There are two very different but equally logical responses to this. One is to admit that the state of unpaid internships has gotten out of control and that employers too readily rely on them in lieu of creating actual jobs. The other is to tell these guys to buck up; they should be happy they were interning on the set of a surreal, Oscar-winning ballet thriller. Most interns have to make coffee for accounting firms.

Footman told the Times, “I hope this case will hold the industry to a higher standard and will get rid of this practice.” Even if it doesn’t, at least their foot will be in the door.

The ‘Black Swan’ Writer has Written a Facebook Thriller

There’s been much chatter about all the things The Social Network has spawned: Jesse Eisenberg’s stardom, Justin Timberlake’s acting cred, Aaron Sorkin vs. the Internet, Mark Zuckerberg as pop culture icon, and so on and so forth. But what no one’s really properly gauged—unless we missed it—is the impact it might have on movies that use Facebook as a plot enabler. Cue XOXO, a new thriller from in-demand Black Swan scribe Mark Heyman, that aims to play the Zuckerberg brainchild for scares.

The LA Times has the story, and according to a studio exec who’s read the script (which is currently making the Hollywood rounds), it’s “an upscale genre story about a complicated relationship.” So, Black Swan set in the social media world. But the movie has less in common Swan and The Social Network, as much as it does with Catfish, that other buzzy Facebook movie form last year. In that film, the protagonist met a love interest on Facebook, and things got freaky when he discovered she wasn’t who she said she was. In XOXO, “a twentysomething man who meets a female contemporary on Facebook and begins a digital relationship with her, only to find the object of his affections take the relationship to an obsessed and stalker-y place.”

The Times article makes note of the classic problem faced by Hollywood filmmakers making movies in and about an increasingly digitized world: How do you make interacting online look visually compelling? Apparently the script bypasses these problems by using “stylized visual sequences” during all the friend requesting, but we find cinematic online interactions—specifically chatting—to be especially disconcerting, because there’s no way of knowing who’s the on the other end. If the scene createas the right amount of tension, a single bleep indicating a new message can be terrifying. Check out this scene from Me You and Everyone We Know, which, eventually played for laughs, is still kind of freaky.

Why Are We So Obsessed With Natalie Portman’s Authenticity?

So, Natalie Portman probably didn’t do a lot of the dancing for Black Swan. And now there are rumors that she used a butt double for a swimming scene in the upcoming Your Highness. Uh oh! Sometimes movie stars can’t do everything, you’re saying?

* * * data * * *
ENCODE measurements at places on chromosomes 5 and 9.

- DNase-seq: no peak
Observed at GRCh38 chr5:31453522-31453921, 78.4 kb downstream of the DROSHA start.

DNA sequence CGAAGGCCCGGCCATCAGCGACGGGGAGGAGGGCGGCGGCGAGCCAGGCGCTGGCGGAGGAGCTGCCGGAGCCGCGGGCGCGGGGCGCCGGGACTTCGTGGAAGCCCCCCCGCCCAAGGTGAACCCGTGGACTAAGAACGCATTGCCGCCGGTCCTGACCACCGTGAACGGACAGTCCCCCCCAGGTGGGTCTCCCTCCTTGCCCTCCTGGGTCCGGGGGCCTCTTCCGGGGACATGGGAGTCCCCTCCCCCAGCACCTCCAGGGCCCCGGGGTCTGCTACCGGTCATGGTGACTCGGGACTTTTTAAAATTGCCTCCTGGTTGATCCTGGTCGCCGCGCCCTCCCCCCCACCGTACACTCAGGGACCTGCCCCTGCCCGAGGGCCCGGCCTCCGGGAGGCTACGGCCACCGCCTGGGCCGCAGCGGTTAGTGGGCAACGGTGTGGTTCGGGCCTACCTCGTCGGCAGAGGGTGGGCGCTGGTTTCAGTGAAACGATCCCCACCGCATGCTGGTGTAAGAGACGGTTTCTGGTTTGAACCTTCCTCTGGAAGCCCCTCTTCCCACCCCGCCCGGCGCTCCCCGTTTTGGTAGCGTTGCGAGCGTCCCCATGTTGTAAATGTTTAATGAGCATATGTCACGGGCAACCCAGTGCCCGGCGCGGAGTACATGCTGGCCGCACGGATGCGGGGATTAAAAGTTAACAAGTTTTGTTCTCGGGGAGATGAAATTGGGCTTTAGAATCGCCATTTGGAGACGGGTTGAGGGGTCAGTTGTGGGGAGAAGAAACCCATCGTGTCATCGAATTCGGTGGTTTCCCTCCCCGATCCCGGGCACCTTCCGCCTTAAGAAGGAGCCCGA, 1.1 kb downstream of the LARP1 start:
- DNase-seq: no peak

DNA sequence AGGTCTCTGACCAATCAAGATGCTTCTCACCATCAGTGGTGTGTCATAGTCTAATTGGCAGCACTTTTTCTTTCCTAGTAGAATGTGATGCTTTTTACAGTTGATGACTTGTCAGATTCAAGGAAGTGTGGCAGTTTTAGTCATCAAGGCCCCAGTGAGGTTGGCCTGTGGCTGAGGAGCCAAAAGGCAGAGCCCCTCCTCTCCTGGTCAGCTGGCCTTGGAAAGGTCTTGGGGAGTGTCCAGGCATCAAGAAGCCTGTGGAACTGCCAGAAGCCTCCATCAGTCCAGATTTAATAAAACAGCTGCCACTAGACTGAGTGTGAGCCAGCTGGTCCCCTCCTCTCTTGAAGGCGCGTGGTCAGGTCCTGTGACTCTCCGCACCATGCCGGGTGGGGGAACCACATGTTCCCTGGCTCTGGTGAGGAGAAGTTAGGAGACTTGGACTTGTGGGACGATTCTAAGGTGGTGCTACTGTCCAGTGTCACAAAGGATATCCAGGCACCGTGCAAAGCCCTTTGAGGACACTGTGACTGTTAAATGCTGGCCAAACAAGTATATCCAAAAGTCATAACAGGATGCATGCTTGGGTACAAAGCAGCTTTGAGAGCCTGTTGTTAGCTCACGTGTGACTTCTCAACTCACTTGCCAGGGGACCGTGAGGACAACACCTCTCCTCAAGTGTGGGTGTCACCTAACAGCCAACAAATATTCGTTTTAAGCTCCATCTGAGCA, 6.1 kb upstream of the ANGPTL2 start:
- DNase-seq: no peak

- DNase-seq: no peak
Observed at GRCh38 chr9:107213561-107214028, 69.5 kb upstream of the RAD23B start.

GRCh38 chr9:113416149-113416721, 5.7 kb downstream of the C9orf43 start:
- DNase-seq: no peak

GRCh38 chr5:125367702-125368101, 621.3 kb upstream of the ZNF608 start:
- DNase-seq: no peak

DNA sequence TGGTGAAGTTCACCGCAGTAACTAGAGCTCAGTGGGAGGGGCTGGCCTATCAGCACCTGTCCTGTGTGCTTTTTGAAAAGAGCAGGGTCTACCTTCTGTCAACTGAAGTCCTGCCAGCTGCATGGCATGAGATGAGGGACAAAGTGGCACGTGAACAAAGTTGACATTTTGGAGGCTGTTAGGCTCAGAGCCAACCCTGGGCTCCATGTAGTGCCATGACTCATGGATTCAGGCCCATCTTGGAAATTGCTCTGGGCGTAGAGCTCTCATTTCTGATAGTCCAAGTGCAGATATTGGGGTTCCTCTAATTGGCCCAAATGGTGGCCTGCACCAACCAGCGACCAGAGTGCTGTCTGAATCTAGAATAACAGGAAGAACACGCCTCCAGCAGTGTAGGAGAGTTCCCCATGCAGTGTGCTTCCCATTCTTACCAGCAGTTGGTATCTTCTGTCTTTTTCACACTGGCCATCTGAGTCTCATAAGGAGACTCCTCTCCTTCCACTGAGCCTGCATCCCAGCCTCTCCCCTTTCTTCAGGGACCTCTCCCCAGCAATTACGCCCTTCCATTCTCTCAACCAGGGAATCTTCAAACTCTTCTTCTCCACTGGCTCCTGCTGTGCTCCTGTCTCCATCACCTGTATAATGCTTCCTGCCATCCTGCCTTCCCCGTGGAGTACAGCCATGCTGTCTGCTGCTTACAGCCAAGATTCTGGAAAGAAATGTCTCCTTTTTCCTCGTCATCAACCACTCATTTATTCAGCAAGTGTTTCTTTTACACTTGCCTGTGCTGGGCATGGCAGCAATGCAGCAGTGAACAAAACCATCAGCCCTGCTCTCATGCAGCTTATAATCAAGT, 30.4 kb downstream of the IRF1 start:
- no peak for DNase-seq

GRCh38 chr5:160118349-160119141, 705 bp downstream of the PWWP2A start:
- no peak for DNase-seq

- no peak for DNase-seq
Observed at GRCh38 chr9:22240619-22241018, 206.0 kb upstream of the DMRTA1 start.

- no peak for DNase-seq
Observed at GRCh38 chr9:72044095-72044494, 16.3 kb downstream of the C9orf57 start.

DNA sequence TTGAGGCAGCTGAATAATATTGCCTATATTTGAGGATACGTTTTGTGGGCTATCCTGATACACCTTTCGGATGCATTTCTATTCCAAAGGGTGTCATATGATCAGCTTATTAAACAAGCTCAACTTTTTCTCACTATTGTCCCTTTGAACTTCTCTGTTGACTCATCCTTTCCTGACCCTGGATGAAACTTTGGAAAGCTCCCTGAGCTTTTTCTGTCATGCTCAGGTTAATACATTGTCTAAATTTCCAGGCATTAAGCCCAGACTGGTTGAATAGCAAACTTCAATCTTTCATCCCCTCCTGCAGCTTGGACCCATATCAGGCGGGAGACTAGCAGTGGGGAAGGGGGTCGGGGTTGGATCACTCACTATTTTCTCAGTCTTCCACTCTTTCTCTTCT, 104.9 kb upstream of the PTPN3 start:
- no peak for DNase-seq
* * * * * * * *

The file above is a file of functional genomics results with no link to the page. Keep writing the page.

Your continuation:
The dancing scandal especially is something I don’t understand. To recap, Sarah Lane, the dancer who was Portman’s double in the film, is saying that Portman did way less of the dancing for the film than she claimed. And the studio and choreographer rushed to say that it wasn’t true, that Natalie did the vast majority of the work. Well, naturally — it would ruin the mystique they’ve built up around Portman’s preparation for the role, in which she supposedly worked her ass off for a year and a half to become magically awesome at ballet.

At the risk of sounding obvious, professional dancers work their whole lives to get to that point. There’s no way Portman did it in a year. And no one should be disappointed by this! She’s an actress, not a ballerina. We have some weird complex about authenticity when it comes to our movie stars, despite the fact that their whole profession is about pretending to be someone else. People wet themselves when stars physically alter themselves for a role (remember all the panting about Christian Bale losing 60 pounds for The Machinist?) because stars making a real-life effort for a fictional role makes the entire enterprise seem more valid, somehow. Why do we want movies to be real life? It’s childish.

This is also a Natalie Portman thing. People are so weird about her! Have you noticed that most men literally cannot talk about Natalie Portman without seeming creepy? It’s always some weird quasi-sexual thing that suggests, implicitly or otherwise, that they wished they had impregnated Natalie Portman in Benjamin Millepied’s stead. We want Portman to be perfect and innocent because everyone loved Garden State, but our illusions have been shattered by her pregnancy and by all the fucked up things that happened in Black Swan. Now nobody knows what to think, so they wring their hands about a few dancing scenes because they miss when she was the quintessential Manic Pixie Dream Girl and life was simple.

Anyway. Stars: they’re not just like us. Whether it’s really Portman dancing, or really Portman’s ass in a brief dip in the pond, it doesn’t matter! None of those things are real anyway.

Exclusive Video: Benjamin Millepied Gets His Dance on for BlackBook

Toward the end of the holidays, Benjamin Millepied became Public Enemy Number One for every guy who loves gorgeous and talented actresses from Long Island with Harvard degrees and Academy Award nominations. It was also around the time that Natalie Portman accepted Millepied’s marriage proposal and revealed to the world that she was pregnant with his child, a double whammy for delusional men everywhere. But more importantly, he’s a brilliant ballet dancer and choreographer, which is why we included him in our 2011 New Regime. So between that, choreographing and starring in Black Swan, and the whole Natalie Portman thing, it was a great year for Benjamin Millepied. After the jump, see him do what he does best in this exclusive video.

Video above.